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Monday, September 15, 2003

City as Bacon: How to Bring it Home, Fry it up in a Pan 

Noontime Chat: City as Beacon: New Civics and the Creative Economy

Speakers: Kristy Edmunds, Vera Katz, Carol Coletta, Dan Wedien and Joe Cortright.


The concept is this: There is compelling evidence that we are in a knowledge based economy and the smart people that drive that economy will go where the pickin's are good. They are young and mobile and will move where it's a good place to be. Good pickin's can be defined as a tolerant community, a beautiful natural environment, access to affordable housing, good public transportation, active cultural community. If you can create that, they will come. The difference, and the new spin or this theory is the notion of naming the indicator species in all of this. The indicator species for whether or not you have what the cultural creatives want are the artists, queers, wierdos and deviants. Ergo, if you want to do plan for this economy in your city or state, figure out how to court the fringe. Cities (Portland included) all around the country are trying to figure out how to do that. How do we capitalize on this notion of cultural creatives? How do we get more of them to come here? How do we brand our city as cool? There was some discussion about what the public policy outcomes of that might be, but most of the discussion was a sort of slow grappling of what is the nature of this phenomenon.

As Carol Coletta put it "Most cites have caught the form of this, but not the substance. Portland is way ahead of the curve on the substance of this movement". Mayor Katz, who has been following this trend for about a year, noted that the people she's been meeting with say, "Give us healthcare, give us micro grants, do not create urban renewal districts around us, and then get out of the way." In other words, give us basics security and then let it happen. To paraphrase Dan Weiden, the creative process is a natural act, a subverse, disorganized, obstinate act. So the more you try to create policies or programs that actually deal with it on a specific level, the more you get in the way.

The challenge as I see it is there are opposing forces at work. From the perspective of the city, they want to get to the end game, which is new high paying jobs. The artists and the fringe that serve as the indicator species are the bait for the bigger fish that follow them-- the professional cultural creatives, and then the co-locating professions that come with that like law firms, accounting firms, finance, biotech, high-tech and corporate headquarters. Don't think for a minute that this is only about how to make a happy home for the artists and creatives. This could be another excuse to gentrify on the backs of the artists and others that pioneer and take risks, but it doesn't have to be.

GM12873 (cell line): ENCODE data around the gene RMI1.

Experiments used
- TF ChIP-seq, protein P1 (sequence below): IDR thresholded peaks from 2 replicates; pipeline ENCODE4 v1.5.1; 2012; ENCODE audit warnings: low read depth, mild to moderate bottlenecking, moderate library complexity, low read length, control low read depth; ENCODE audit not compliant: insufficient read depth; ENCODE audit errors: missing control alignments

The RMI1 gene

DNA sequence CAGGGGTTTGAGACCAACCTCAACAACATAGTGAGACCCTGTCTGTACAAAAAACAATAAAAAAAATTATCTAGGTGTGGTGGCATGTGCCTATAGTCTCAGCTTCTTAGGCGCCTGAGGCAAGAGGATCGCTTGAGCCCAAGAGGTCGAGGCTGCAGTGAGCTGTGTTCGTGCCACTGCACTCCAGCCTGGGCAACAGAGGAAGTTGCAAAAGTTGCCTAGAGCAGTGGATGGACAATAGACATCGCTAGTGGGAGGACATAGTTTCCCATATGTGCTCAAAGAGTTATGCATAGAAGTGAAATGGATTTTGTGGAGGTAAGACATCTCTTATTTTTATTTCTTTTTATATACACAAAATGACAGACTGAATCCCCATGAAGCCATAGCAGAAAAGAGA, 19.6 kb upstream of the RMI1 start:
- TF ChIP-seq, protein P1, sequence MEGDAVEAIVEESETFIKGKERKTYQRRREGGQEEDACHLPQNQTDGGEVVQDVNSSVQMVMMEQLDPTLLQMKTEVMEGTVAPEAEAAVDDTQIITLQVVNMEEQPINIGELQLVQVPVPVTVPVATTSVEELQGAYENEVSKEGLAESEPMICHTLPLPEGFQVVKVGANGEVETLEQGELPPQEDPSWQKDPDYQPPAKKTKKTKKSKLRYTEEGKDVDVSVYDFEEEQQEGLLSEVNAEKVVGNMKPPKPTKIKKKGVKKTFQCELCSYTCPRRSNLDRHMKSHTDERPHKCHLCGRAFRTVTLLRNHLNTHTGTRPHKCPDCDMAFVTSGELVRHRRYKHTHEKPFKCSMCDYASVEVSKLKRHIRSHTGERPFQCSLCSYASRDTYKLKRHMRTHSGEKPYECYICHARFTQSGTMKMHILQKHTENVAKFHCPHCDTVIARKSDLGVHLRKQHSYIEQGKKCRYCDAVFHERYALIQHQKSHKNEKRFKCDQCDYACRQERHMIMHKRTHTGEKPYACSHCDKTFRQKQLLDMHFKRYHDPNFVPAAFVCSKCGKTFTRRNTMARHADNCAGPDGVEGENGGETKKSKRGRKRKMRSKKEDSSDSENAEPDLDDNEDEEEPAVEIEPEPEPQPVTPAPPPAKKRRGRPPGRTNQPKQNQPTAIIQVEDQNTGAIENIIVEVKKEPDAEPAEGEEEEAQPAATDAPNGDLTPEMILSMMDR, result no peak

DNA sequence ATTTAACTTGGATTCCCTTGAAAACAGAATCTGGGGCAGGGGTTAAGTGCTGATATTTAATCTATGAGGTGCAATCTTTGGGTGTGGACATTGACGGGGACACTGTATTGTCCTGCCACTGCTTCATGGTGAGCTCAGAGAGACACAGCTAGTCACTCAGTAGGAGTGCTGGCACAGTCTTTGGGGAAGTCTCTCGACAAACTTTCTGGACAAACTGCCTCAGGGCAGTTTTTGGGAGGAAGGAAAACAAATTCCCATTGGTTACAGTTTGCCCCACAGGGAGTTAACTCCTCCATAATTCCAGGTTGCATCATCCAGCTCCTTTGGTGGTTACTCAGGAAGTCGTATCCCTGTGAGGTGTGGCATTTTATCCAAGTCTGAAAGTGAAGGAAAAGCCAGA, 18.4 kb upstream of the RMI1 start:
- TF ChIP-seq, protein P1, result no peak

Artists and creatives have an opportunity to leverage this moment to get some things that they haven't gotten in the past. The trend that Richard Florida describes in the Rise of the Creative Class is not so much new as it is quantitifed-- he gives scores to cities that have all these combination right and then pinpoints the demographics that contribute to these scores. If you want a bigger score, court these demographics. So, even though city policy wonks may want the arts at the table for reasons that ultimately do not include you, doesn't mean you shouldn't try your best to make some significant policy changes occur that would ultimately benefit the arts community.

1. Universal Healthcare. The city that figures this one out will win. Really. If Oregon could figure it out statewide, then the city certainly could on a city-wide basis.

2. Ownership. You don't get displaced from your now cool, formerly crapped out neighborhood if you own a piece of the action. Push for Land trusts, commercial condos and co-ops, and force that city to provide these options in new city- financed development. Then buy up.

3. Microgrants: Was it just me or did I hear a pretty positive suggestion from the mayor for projects grants of in the $200-1000 range? This could be for art projects or start-up concepts like micro-cottage industries. Is anyone going to follow up on that before she leaves office?

4. Vote. I know that you aren't joiners according to your demographic profile and all, and you feel disenfranchised by the hypocrisy of the system, but you have a voice and you need to use it.





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